Silica (silicon dioxide), in some cases, is an anion.
The chemistry of silica is a complex and somewhat unpredictable subject.
In similar fashion as TOC reports the total concentration of organics (as carbon) without detailing what the organic compounds are, silica reports the total concentration of silicon (as silica) without detailing what the silicon compounds are.
The "Total Silica" content of a water is composed of "Reactive Silica" and "Unreactive Silica". Reactive silica (e.g. silicates SiO4 ) is dissolved silica that is slightly ionized and has not been polymerized into a long chain.
Reactive silica is the form that RO and ion exchange chemists hope for. Reactive silica is the form of silica to be used in RO projection programs. Reactive silica, though it has anionic characteristics, is not counted as an anion in terms of balancing a water analysis but it is counted as a part of total TDS.
Unreactive silica is polymerized or colloidal silica, acting more like a solid than a dissolved ion. Silica, in the colloidal form, can be removed by a RO but it can cause colloidal fouling of the front-end of a RO.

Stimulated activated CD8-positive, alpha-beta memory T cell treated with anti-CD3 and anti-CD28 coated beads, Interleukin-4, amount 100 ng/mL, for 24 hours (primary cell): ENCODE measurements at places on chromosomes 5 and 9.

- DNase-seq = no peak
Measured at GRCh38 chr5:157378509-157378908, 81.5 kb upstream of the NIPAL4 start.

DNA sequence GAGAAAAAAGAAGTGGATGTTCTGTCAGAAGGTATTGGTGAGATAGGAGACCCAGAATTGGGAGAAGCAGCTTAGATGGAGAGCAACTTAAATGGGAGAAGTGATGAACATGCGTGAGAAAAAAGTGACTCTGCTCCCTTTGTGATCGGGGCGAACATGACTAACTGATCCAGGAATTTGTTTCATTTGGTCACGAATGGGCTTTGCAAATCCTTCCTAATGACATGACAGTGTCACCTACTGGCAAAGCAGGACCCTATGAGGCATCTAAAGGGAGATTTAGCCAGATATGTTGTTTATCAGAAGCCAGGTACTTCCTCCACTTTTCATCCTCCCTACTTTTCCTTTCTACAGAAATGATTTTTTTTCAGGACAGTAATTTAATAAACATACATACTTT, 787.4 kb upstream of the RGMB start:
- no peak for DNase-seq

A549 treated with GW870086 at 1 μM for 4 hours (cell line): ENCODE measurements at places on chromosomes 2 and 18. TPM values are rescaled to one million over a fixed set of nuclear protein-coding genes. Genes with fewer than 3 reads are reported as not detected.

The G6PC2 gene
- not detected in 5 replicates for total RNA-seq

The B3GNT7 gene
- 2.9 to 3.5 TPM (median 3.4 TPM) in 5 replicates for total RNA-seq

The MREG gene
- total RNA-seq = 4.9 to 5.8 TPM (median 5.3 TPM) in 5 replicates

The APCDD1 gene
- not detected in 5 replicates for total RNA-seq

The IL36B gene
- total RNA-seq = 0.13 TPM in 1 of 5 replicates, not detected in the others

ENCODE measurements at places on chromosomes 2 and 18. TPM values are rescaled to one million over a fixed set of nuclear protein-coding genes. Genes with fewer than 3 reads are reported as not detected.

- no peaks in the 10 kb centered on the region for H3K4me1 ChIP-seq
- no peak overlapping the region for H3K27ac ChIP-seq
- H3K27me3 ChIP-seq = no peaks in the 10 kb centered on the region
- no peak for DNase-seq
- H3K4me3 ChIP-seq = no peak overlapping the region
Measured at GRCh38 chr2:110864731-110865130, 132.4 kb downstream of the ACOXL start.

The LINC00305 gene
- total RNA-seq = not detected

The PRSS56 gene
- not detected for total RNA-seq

Colloidal silica, with sizes as small as 0.008 micron can be measured empirically by the SDI (Silt Density Index) test, but only that portion that is larger than 0.45 micron or larger.
Particulate silica compounds (e.g. clays, silts and sand) are usually 1 micron or larger and can be measured using the SDI test. Polymerized silica, which uses silicon dioxide as the building block, exists in nature (e.g. quartzes and agates).
Silica, in the polymerized form, also results from exceeding the reactive silica saturation level.
The solubility of reactive silica is typically limited to 200-300% with the use of a silica dispersant. Reactive silica solubility increases with increasing temperature, increases at a pH less than 7.0 or more than 7.8, and decreases in the presence of iron which acts as a catalyst in the polymerization of silica.
Silica rejection is pH sensitive, with increasing rejection at a more basic pH as the reactive silica exists more in the salt form than in the acidic form.